Signed as college free agents by the Vancouver Canucks, the defencemen skated straight from school to the National Hockey League for end-of-season auditions in April.
Hirose, a 24-year-old from Minnesota State, played the final seven games for Vancouver and impressed everyone with his poise and passing. The Calgarian was rewarded by coach Rick Tocchet with 17:28 of average ice time and, in July, by general manager Patrik Allvin with a new, two-year contract that becomes a one-way NHL deal in its second season.
McWard, a fleet 23-year-old from St. Louis who spent the last two years at Ohio State University, logged five games for the Canucks, averaging 14:13 of ice time and managing his first NHL goal in a 3-2 win against the Calgary Flames.
The opportunity they received is an advantage poor NHL teams have in luring late-season free agents. Good teams are getting ready for the playoffs and generally don’t squander lineup spots to assess rookies.
Hirose and McWard made the most of their minutes, planting themselves on the Canucks’ radar as genuine prospects who may help the team long-term.
Five months later, however, they’re in Penticton for the Canucks’ Young Stars tournament, part of a team that includes, among others, teenagers just drafted and free-agent invitees.
Both have looked good, as you would expect, in the first days of the annual development showcase that includes prospects from the Calgary Flames, Edmonton Oilers and Winnipeg Jets. But Penticton feels a long way from the NHL.
The full reality of trying to make an NHL roster will hit players next Thursday when the Canucks open training camp in Victoria.
“I think those games (in the NHL last spring) built confidence, knowing that I can belong there and knowing that I can step in and play,” McWard said after scoring in the Canuck prospects’ 7-1 win Friday night against the Flames. “But now, it’s just being one of those guys to be called upon and being one of those guys that they see me being able to do that every night.”
“They were very open with me about the opportunity that I had and saying that there’s a very real possibility I’ll be in Abbotsford (in the American Hockey League) to start the year. Wherever I end up, I just want to play the best hockey I can, play my game and it’ll come to me. Just be patient, keep working hard, and I’ll get my opportunity.”
The competition to win spots at the bottom of the Canucks’ defence has become significantly deeper over the last year.
Pouring resources (and coaches) into player development, the Canucks promoted veteran minor-leaguers Christian Wolanin and Guillaume Brisebois to the NHL after Tocchet replaced Bruce Boudreau as coach in January. Another Abbotsford defenceman, Noah Juulsen, was recalled and played 10 games in Vancouver before getting hurt. All three players re-signed with the Canucks.
Defenceman Filip Johansson, an unsigned first-round pick of the Minnesota Wild who joined the Canucks as a free agent last year, has come to North America after spending four seasons with Frolunda of the Swedish Hockey League.
And during free agency in July, Allvin used the money he saved from the Oliver Ekman-Larsson buyout to sign Carson Soucy and Ian Cole for the middle of the Canucks’ blue line. Veteran Matt Irwin, who has logged 461 NHL games for six teams, signed a two-way contract to bolster depth.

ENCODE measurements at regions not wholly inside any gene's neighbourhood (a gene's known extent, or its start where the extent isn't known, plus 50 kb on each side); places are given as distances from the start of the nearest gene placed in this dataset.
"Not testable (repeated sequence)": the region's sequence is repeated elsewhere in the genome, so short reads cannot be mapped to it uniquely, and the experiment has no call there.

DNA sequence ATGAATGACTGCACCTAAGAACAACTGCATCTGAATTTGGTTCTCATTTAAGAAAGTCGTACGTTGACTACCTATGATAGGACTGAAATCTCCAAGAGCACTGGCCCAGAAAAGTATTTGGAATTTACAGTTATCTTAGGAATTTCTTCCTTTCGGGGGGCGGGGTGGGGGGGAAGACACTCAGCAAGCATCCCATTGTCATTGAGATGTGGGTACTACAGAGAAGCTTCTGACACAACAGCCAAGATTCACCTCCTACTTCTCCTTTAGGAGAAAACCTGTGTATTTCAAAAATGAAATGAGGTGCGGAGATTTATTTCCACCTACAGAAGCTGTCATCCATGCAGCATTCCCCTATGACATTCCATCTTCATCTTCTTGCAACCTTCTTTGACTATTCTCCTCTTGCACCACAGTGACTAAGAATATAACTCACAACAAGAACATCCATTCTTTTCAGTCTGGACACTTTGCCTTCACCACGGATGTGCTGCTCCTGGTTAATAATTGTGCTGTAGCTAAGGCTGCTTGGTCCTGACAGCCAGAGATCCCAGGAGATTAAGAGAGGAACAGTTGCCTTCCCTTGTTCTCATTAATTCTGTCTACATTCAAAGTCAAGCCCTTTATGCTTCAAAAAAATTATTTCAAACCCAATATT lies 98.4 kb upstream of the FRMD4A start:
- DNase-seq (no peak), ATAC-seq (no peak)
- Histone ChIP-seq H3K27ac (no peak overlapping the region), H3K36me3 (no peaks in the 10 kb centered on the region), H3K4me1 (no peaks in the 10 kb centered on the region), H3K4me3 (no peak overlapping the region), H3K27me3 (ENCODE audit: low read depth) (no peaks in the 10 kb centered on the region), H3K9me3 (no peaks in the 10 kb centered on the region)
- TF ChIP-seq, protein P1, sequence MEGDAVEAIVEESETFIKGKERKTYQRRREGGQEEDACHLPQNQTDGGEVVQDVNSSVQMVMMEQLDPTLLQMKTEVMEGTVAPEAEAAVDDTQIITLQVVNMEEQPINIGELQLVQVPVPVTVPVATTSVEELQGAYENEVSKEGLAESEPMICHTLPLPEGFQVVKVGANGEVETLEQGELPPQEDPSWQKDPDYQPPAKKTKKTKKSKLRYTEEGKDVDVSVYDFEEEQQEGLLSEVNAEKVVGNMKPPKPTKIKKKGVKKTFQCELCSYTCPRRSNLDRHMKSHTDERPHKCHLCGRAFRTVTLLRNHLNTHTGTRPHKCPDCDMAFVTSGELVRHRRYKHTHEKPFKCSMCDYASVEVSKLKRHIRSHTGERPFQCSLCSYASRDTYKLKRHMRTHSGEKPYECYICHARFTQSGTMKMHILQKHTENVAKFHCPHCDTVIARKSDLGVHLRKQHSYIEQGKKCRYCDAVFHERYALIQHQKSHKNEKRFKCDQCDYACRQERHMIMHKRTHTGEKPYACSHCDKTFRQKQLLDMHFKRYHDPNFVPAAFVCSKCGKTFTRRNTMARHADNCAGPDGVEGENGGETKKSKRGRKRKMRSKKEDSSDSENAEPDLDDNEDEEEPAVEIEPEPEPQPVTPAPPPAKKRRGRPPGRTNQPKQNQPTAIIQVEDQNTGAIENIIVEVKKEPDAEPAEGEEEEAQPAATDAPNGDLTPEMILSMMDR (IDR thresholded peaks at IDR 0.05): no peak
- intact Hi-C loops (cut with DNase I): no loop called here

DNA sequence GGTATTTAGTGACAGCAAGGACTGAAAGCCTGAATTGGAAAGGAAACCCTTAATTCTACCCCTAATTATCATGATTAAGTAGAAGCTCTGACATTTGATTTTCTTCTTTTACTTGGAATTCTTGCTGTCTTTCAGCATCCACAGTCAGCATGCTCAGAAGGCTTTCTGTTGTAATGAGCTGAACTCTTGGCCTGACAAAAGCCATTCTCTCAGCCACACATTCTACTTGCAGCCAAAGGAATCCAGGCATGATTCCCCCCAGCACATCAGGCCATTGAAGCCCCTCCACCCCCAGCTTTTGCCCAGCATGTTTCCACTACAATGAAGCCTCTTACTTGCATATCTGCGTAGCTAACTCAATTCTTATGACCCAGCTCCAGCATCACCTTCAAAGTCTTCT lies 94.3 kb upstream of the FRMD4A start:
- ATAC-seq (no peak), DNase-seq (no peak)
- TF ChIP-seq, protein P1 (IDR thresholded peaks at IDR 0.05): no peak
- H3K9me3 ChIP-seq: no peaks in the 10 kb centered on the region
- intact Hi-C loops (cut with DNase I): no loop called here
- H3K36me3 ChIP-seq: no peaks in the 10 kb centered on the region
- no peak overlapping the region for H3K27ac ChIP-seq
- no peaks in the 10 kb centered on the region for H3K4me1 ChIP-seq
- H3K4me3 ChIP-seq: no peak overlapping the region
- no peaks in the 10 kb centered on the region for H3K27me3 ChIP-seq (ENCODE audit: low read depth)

Throw in experienced minor-league prospects Jack Rathbone and Jet Woo, and the Canucks have a lot of defencemen pushing for playing time.
“I feel like here (in Penticton), you know, it’s a team aspect,” McWard said of the competition. “A lot of guys, they want to have the individual success and they want to push forward. Everyone’s trying to strive for more in their career. But at the same time, I think that there’s a balance in being a good teammate and being happy for your teammates and that, you know, if we all move forward, we’re all going to get a chance to play at some point. It’s just going to come down to who can do it night in and night out.”
Hirose used a football recruiting analogy to describe the Canucks’ prospect pool.
“It’s real competitive but I think it’s a good environment,” he said. “This might be a little out of context, but you look at football schools like Alabama, and all the best players want to go there because you compete against the best every day. That’s just how you get better. I think it’s good feeling a little pressure from the back, and that just pushes me harder to put more pressure on the guys in front of me.”
Listed at six-foot and 170 pounds, Hirose spent his summer trying to get stronger and a little heavier. He skated in a pro group in Calgary.
He said the biggest takeaway from his seven-game cameo last April is “there’s no bottom end to the lineup” — that there are no weak players in the NHL and even fourth-line forwards and third-pairing defencemen have superior skills.
Hirose watched as the Canucks added Soucy, Cole and Irwin in July, but said the influx of talent and experience didn’t surprise him or change his mindset.
“I don’t think it really changed anything for me,” he said. “I kind of had a feeling that that was going to happen with the exit meetings (last season). They said: ‘Just be ready to go; it’s going to be a lot more competitive next year.’ At the end of the day, everybody’s trying to get better every year, so if that means bringing in new guys, that’s great. A more competitive environment, I’m all for that.”
The Canucks fell to the Jets 3-2 in shootout on Sunday and will end the Young Stars Classic Monday against the Oilers at the South Okanagan Events Centre.